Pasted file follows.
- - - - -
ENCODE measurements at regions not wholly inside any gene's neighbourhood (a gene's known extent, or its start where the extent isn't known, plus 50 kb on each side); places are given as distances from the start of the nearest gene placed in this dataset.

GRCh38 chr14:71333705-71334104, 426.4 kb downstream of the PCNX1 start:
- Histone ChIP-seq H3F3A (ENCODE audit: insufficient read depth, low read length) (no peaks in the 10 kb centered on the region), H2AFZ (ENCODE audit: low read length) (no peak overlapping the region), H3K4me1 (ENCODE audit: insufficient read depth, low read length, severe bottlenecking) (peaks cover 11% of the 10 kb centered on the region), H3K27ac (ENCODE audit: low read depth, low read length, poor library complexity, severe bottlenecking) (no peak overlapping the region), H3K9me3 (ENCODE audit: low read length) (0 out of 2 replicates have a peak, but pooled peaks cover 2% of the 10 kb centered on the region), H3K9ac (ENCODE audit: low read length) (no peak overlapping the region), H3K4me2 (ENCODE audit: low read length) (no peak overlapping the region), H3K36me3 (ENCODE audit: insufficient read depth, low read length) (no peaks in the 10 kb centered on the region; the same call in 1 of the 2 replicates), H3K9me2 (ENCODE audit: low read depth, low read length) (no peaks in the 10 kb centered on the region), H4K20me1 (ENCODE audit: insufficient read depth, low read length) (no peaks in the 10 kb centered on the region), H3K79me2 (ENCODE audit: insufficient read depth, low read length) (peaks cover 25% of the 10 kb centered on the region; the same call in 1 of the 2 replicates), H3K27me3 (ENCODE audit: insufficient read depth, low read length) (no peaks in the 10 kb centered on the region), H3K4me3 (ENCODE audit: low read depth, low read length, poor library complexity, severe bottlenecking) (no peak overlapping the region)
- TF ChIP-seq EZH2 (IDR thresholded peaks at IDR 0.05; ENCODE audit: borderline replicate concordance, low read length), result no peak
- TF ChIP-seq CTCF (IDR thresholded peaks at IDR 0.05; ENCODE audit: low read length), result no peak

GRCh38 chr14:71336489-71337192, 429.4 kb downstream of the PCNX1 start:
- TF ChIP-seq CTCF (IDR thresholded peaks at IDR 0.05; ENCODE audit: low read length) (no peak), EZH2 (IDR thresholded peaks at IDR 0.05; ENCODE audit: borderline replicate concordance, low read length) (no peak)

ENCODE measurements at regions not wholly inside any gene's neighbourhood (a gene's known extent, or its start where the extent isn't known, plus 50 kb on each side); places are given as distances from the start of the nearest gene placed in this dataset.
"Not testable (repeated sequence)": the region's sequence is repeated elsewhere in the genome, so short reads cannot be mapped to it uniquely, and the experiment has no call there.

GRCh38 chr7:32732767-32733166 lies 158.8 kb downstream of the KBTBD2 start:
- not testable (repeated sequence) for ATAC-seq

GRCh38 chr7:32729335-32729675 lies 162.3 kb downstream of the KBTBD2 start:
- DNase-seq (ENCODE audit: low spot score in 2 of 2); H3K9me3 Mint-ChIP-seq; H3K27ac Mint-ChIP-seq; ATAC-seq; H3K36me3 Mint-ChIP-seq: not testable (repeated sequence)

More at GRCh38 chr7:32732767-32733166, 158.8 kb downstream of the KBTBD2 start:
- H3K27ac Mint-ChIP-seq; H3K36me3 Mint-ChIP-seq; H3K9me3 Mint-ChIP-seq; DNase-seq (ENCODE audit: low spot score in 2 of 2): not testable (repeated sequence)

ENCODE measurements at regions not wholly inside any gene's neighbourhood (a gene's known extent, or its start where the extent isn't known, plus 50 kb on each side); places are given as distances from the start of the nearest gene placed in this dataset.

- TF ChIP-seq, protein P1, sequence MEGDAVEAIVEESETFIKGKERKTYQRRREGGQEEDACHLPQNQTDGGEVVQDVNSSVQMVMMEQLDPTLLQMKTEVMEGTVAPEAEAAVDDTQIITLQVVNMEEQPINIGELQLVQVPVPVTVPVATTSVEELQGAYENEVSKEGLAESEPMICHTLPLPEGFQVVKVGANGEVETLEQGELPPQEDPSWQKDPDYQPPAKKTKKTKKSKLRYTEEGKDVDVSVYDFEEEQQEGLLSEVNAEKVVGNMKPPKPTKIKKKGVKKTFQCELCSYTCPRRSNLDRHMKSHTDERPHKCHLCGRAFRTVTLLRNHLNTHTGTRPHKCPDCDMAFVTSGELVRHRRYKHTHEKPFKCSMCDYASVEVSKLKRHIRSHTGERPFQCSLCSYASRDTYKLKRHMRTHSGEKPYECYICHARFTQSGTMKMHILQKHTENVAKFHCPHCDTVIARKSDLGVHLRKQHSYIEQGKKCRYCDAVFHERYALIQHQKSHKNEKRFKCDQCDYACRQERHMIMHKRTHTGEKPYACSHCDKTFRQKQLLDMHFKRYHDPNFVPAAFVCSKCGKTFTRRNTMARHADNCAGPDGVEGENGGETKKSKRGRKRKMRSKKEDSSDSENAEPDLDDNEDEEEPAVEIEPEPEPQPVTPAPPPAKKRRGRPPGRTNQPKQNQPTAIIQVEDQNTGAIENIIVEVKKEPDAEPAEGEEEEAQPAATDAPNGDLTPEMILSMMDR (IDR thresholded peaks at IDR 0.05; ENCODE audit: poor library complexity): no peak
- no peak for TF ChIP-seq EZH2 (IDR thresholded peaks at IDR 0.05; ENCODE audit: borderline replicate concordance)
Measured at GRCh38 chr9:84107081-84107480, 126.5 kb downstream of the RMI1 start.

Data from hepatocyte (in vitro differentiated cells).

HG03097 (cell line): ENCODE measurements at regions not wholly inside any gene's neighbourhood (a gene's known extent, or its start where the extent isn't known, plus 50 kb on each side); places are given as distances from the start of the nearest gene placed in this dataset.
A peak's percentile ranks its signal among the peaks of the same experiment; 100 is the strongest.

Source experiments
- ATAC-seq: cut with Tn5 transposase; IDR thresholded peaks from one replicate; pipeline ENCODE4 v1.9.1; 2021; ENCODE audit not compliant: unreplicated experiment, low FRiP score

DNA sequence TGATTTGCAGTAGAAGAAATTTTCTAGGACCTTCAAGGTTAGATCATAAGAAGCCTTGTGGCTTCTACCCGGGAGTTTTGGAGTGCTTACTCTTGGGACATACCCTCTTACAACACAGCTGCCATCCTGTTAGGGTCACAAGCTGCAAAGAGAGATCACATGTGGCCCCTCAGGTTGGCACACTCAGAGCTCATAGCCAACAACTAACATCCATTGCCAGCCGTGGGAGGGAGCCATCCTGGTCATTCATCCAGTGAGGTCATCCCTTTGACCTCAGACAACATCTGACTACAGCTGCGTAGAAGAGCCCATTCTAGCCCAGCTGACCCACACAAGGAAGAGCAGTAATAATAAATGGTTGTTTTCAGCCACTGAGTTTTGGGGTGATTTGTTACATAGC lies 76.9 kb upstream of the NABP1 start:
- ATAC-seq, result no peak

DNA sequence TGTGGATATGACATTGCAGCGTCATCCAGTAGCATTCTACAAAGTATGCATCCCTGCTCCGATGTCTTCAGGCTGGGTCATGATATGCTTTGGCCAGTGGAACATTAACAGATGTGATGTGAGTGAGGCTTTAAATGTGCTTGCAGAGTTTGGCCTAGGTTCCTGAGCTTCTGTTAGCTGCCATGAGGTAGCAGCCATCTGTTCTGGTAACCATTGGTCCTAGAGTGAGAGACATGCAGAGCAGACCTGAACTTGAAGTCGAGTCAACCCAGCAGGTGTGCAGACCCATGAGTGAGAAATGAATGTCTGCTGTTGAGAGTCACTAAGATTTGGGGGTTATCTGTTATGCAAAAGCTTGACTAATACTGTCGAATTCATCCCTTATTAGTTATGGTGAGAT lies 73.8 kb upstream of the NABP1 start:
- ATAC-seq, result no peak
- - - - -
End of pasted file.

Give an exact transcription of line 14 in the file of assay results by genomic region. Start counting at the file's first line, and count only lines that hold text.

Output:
More at GRCh38 chr7:32732767-32733166, 158.8 kb downstream of the KBTBD2 start: